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Persistent homology analysis of protein structure, flexibility, and folding
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International Journal for Numerical Methods in Biomedical Engineering 30 (8): 814--844 (2014)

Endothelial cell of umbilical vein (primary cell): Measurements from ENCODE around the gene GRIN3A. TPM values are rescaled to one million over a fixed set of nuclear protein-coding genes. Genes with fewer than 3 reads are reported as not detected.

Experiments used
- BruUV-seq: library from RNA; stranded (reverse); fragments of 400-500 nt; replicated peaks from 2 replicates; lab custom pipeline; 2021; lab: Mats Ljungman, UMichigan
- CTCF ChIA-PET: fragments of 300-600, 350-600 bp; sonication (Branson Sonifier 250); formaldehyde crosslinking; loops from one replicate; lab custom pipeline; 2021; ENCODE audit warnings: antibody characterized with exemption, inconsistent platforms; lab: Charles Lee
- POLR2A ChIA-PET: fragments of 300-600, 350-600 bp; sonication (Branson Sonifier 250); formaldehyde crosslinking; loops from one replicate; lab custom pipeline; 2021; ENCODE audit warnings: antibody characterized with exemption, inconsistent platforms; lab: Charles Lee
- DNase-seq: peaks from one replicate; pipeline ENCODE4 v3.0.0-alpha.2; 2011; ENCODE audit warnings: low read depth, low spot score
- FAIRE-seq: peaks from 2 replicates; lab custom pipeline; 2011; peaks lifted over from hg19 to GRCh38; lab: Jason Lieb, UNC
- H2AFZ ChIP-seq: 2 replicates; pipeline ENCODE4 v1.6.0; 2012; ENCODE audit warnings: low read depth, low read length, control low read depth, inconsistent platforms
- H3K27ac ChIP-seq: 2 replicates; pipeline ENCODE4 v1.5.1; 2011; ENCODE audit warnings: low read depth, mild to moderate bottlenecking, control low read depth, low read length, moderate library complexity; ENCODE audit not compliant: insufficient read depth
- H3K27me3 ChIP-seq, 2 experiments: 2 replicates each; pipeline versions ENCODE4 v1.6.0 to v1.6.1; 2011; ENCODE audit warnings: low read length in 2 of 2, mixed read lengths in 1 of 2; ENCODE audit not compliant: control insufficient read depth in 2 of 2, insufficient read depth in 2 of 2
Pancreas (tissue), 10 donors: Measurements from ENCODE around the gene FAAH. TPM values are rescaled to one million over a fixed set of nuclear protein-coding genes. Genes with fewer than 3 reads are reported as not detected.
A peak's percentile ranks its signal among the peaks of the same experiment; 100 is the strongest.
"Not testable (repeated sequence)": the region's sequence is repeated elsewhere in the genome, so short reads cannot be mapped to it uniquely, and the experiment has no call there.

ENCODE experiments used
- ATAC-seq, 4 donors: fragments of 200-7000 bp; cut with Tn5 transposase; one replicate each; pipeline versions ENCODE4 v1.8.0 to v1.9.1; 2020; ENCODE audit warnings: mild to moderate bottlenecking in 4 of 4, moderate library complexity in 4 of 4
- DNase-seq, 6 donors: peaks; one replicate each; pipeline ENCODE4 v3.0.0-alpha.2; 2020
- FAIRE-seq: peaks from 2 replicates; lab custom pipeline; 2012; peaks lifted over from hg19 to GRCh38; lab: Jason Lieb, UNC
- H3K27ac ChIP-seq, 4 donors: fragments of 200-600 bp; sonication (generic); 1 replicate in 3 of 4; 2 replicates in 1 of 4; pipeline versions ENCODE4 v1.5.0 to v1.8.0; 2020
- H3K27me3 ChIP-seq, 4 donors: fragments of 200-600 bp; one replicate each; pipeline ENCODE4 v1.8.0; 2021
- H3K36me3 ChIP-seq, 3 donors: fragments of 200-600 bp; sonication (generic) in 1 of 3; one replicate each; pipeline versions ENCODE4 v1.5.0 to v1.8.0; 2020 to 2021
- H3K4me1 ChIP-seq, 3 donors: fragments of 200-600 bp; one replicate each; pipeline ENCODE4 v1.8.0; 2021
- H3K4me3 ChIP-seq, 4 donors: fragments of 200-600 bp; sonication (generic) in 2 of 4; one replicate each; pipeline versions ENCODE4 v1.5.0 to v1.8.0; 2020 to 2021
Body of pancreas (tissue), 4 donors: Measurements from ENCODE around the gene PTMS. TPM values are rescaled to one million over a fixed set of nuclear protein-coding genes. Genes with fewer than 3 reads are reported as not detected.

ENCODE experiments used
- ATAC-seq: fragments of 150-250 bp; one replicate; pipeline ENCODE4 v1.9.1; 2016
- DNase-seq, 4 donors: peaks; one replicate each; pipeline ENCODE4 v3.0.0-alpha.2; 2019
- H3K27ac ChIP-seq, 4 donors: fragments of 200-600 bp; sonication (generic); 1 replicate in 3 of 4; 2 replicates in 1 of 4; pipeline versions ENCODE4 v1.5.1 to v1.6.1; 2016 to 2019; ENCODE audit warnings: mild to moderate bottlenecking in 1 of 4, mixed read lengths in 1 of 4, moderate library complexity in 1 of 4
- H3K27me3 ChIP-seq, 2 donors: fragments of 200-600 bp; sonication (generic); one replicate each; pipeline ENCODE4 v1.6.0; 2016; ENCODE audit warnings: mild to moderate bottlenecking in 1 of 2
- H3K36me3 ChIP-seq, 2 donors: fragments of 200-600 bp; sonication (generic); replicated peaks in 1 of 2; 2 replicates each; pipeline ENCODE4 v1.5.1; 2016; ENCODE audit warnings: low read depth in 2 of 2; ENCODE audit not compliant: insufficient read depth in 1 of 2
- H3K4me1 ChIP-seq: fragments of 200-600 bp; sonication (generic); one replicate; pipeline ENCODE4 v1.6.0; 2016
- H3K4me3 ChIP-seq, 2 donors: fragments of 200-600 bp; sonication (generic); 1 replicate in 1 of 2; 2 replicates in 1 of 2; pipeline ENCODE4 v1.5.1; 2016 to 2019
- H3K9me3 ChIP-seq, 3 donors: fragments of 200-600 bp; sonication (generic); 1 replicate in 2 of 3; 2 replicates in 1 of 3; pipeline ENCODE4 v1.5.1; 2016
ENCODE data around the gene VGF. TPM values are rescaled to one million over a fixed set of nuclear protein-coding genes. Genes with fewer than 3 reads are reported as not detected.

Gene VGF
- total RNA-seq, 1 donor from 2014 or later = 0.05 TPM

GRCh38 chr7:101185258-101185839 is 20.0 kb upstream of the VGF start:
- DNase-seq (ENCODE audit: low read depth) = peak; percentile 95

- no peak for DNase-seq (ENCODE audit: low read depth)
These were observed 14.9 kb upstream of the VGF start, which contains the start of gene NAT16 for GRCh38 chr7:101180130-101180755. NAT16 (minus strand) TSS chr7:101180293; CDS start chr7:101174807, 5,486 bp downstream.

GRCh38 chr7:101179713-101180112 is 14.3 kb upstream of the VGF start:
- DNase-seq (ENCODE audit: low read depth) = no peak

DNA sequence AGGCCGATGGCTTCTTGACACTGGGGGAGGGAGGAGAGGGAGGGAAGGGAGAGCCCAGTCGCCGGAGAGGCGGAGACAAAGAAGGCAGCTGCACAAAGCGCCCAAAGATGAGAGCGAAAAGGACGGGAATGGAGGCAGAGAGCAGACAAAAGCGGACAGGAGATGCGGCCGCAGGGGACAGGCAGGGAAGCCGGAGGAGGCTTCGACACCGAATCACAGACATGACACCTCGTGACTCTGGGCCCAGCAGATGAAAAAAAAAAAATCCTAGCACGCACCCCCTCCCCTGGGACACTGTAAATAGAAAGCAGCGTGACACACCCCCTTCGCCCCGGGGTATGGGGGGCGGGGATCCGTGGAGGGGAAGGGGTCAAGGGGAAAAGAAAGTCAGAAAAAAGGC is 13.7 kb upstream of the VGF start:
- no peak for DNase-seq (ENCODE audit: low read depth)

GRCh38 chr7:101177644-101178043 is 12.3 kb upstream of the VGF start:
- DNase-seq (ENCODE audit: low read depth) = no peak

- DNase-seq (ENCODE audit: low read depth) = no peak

Proteins are the most important biomolecules for living organisms. The understanding of protein structure, function, dynamics, and transport is one of the most challenging tasks in biological science. In the present work, persistent homology is, for the first time, introduced for extracting molecular topological fingerprints (MTFs) based on the persistence of molecular topological invariants. MTFs are utilized for protein characterization, identification, and classification. The method of slicing is proposed to track the geometric origin of protein topological invariants. Both all-atom and coarse-grained representations of MTFs are constructed. A new cutoff-like filtration is proposed to shed light on the optimal cutoff distance in elastic network models. On the basis of the correlation between protein compactness, rigidity, and connectivity, we propose an accumulated bar length generated from persistent topological invariants for the quantitative modeling of protein flexibility. To this end, a correlation matrix-based filtration is developed. This approach gives rise to an accurate prediction of the optimal characteristic distance used in protein B-factor analysis. Finally, MTFs are employed to characterize protein topological evolution during protein folding and quantitatively predict the protein folding stability. An excellent consistence between our persistent homology prediction and molecular dynamics simulation is found. This work reveals the topology–function relationship of proteins. Copyright © 2014 John Wiley & Sons, Ltd.
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